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Wine column: Let's go to Uruguay, New Zealand, Italy and California

Occasionally, I cheat on the Okanagan.

What that means is I sometimes sneakily forgo local wine in favour of an international vintage.

My wife, Kerry, is an accomplice in all this.

As such, the two of us have discovered a half dozen bottles from other countries this summer that we've since worked into our regular wine drinking roster.

Let's start with the 2020 Garzon Cabernet de Corte ($21) from Uruguay because it is the most obscure of the bunch.

We didn't even know wine was made in Uruguay.

In fact, we weren't even sure where Uruguay is.

A quick Google search revealed it's a small country in South America, sandwiched between Brazil and Argentina on the Atlantic coast.

It's fascinating to try a wine we'd never heard of from a country we've never heard of.

And, we were pleasantly surprised.

The Cabernet de Corte, a red blend featuring the South American grape, Tannat, with a splash of Cabernet Franc, is smooth and delicious with a plum-red currant-and-spice profile.

It's what we reached for when steaks came off the barbecue.

</who>Check out this line up of international deliciousness. From left, Garzon Cabernet de Corte 2020 ($21) from Uruguay, Matua 2021 Sauvignon Blanc ($16) from New Zealand, Mionetto Prosecco ($19.50) from Italy, Rodney Strong 2021 Chardonnay ($22.50), Louis Latour 2020 Pinot Noir ($41) from France and 7 Deadly Zins Old Vine Zinfandel ($25.50) from California.

The cleverly named 7 Deadly Zins Old Vine Zinfandel ($25.50) from California, with a strawberry jam-and-leather profile, was also a steak-pairing go-to.

The other red in this group is the 2020 Louis Latour Pinot Noir ($41) from France.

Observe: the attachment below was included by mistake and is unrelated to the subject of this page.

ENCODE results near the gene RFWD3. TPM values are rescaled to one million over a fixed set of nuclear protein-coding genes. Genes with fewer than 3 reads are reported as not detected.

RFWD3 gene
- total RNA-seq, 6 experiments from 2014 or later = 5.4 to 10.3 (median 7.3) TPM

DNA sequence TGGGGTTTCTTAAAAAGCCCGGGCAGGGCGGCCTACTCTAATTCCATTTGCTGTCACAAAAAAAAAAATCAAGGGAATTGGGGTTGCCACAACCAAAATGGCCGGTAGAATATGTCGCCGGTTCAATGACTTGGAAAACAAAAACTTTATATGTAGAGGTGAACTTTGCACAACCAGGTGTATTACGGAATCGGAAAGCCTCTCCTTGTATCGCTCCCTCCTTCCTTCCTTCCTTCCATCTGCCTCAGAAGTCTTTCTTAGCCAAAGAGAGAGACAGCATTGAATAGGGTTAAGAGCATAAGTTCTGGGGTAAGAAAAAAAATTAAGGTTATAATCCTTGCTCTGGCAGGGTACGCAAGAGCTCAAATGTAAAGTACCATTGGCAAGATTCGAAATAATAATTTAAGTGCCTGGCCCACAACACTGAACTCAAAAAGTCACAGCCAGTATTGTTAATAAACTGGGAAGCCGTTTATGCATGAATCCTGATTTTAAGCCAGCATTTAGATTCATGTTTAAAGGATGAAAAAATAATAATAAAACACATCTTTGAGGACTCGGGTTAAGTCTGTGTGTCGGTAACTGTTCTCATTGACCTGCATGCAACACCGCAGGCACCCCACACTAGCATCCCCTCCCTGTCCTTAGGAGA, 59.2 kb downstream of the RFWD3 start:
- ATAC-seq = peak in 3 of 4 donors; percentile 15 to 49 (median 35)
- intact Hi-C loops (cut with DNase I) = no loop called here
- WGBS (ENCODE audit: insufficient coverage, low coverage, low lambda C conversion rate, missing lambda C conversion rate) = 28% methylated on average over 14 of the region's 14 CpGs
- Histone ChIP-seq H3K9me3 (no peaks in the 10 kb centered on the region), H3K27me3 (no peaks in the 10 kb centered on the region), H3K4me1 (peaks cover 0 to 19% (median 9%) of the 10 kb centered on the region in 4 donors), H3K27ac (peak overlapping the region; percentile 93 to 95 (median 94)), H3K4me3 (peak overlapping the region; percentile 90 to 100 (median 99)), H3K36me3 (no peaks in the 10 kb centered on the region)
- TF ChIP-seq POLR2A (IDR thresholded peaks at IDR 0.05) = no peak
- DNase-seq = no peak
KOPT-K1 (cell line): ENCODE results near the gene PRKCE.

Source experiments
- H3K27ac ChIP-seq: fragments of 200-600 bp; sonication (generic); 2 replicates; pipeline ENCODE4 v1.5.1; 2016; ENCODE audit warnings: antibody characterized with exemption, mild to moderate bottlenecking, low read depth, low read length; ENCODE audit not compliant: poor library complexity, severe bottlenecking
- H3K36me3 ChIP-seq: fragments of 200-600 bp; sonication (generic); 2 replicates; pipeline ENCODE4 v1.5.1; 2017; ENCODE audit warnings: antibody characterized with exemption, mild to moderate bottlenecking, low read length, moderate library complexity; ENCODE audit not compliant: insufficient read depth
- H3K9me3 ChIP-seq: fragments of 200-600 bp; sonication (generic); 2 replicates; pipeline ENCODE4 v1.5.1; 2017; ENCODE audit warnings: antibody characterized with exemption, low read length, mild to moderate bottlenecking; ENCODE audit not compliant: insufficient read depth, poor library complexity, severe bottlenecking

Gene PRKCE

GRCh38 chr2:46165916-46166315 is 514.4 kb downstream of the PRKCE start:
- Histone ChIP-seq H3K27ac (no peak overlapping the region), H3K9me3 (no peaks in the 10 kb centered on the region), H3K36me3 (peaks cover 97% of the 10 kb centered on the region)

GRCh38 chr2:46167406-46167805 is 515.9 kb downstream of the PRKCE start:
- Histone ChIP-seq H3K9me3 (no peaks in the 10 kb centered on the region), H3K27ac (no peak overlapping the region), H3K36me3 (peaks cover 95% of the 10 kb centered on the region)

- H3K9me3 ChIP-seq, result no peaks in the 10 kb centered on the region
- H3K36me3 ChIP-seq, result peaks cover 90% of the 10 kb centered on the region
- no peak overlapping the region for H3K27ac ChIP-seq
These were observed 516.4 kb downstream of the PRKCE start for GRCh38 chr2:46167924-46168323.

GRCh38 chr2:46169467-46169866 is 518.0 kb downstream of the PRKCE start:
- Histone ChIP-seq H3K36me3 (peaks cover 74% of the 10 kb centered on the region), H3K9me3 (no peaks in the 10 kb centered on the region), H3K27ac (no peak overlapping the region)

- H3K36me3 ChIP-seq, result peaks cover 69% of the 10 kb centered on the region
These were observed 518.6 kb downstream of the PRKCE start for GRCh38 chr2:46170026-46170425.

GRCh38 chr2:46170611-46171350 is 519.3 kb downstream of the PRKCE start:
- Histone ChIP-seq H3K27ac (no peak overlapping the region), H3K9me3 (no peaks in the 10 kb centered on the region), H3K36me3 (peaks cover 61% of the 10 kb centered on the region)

It's light and elegant with aromas and flavours of raspberry, cherry and fresh earth and was an inspired match for salmon baked with sun-dried tomatoes.

Sticking with California, but this time white, is the Rodney Strong 2019 Chardonnay.

Cali Chards tend to be heavily oaked, but this one isn't so the apple, lemon and vanilla aromas and flavours are able to shine through.

It's the Chard you serve with roast chicken.

Chicken in a different guise -- mildly spiced tikka masala -- was the perfect pairing for the 2021 Matua Sauvignon Blanc ($16) from New Zealand.

The Matua is quintessential Kiwi Sauv Blanc with a gooseberry-and-passion fruit profile backed by fresh herbaceousness.

Not all wine has to be served with food.

That's why you would have found us on the deck (when there weren't smoky skies) having glasses of Mionetto Prosecco ($19.50) from Italy for happy hour.

The Mionetto is the perfect sparkling to sip to enjoy a peach-and-honey profile with abundant bubbles while you discuss what wine you'll drink with dinner.

Of course, sparkling is also food-friendly, think pizza or fish and chips.

</who>From left, the Stoli Vodka ($28.50) used in the martini and the classic lime margarita containing Tromba Tequila ($55).

Vodka and tequila

Uh-oh, now, as a wine columnist, I'm going to tell you I occasionally cheat on wine.

What that means is when it's time for a cocktail, the hard liquor comes out.

Most recently that's been a brand you've likely heard of -- Stoli Vodka ($28.50) -- and one you probably haven't heard of -- Tromba Tequila Blanco ($55).

The Stoli is made of Russian wheat and rye, but distilled in Latvia, so it's considered a product of Latvia.

We used it to make one of the most simple, yet elegant, cocktails -- a martini with five parts vodka and one part vermouth mixed with ice and strained into a stainless-steel glass with a V-shaped bowl and garnished with a lemon twist.

Stoli Vodka, with it's clean and crisp profile of minerality, fruit peel and marshmallow frosting, is versatile enough to star in a wide range of other cocktails, from two-ingredient vodka soda, vodka tonic and screwdriver to multi-ingredient Moscow mule, Bloody Mary, cosmopolitan, white and black Russians, Harvey wallbanger and sex on the beach.

Tromba Tequila is named after the life-giving rains in the famed tequila-producing region of Jalisco in Mexico.

Since tequila is synonymous with ubiquitous margarita, we fired up the blender with ice, lime juice, simple syrup, Triple Sec and some Tromba.

The Tromba has aromas and flavours of caramelized agave (the plant used to make tequila), sweet lime, and mint, which are perfect is a wide range of other cocktails from a simple tequila soda or tequila tonic to a tequila sunrise, Bloody Maria, Mexican mule, El Diablo and paloma.

Steve MacNaull is a NowMedia Group reporter, Okanagan wine lover and Canadian Wine Scholar. Reach him at [email protected]. His wine column appears every Friday afternoon in this space.

Send your comments, news tips, typos, letter to the editor, photos and videos to [email protected].

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